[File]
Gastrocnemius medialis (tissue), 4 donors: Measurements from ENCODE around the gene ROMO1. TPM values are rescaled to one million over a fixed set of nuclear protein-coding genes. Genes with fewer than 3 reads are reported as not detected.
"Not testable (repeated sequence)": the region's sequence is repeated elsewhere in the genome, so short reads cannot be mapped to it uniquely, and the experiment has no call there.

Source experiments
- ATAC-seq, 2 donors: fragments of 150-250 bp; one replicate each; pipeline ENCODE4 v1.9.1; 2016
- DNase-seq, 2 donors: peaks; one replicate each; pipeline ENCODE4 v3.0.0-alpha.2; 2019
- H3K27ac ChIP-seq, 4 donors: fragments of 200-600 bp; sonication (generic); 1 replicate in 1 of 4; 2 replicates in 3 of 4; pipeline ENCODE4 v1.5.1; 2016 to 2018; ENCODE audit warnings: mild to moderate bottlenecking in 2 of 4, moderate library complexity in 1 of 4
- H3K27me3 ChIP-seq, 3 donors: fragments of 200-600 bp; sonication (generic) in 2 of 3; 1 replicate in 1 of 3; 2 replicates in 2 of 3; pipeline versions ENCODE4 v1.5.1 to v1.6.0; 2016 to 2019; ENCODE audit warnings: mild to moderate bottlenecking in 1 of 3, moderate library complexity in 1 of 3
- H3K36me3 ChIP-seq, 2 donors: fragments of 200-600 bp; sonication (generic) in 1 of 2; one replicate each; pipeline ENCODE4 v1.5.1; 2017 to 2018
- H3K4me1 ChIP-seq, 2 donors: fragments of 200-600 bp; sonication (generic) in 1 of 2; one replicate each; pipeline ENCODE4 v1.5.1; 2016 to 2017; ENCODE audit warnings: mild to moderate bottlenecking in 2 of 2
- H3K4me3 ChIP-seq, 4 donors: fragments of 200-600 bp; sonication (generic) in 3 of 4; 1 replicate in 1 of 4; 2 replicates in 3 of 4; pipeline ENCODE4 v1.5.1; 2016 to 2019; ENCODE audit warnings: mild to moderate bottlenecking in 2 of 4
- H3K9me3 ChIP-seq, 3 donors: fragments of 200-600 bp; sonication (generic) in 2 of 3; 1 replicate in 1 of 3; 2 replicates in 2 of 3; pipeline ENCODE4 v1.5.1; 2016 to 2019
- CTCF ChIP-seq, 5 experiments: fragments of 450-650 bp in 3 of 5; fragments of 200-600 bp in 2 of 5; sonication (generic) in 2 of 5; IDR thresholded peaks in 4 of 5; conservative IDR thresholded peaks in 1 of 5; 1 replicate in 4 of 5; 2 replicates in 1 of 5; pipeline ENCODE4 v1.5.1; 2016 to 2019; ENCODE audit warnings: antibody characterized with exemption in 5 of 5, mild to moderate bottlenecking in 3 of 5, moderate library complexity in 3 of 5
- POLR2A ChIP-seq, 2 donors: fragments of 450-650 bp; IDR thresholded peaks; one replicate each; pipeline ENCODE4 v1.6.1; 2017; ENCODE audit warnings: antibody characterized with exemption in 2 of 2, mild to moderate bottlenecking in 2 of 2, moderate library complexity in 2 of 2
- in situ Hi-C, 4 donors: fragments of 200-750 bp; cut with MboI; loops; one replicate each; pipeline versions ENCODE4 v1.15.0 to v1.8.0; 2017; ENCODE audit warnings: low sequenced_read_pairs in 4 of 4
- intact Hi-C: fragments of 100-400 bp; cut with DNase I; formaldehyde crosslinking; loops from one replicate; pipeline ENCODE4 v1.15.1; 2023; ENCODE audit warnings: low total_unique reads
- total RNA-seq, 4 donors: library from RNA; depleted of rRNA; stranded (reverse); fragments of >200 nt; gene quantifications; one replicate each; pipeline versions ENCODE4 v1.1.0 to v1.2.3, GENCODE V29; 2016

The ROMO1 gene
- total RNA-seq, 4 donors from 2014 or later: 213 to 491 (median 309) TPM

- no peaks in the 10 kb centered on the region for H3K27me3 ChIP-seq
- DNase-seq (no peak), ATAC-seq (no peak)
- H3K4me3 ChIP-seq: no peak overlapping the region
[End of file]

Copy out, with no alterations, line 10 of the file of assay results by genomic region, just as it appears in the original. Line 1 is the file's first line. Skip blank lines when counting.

- H3K4me3 ChIP-seq, 4 donors: fragments of 200-600 bp; sonication (generic) in 3 of 4; 1 replicate in 1 of 4; 2 replicates in 3 of 4; pipeline ENCODE4 v1.5.1; 2016 to 2019; ENCODE audit warnings: mild to moderate bottlenecking in 2 of 4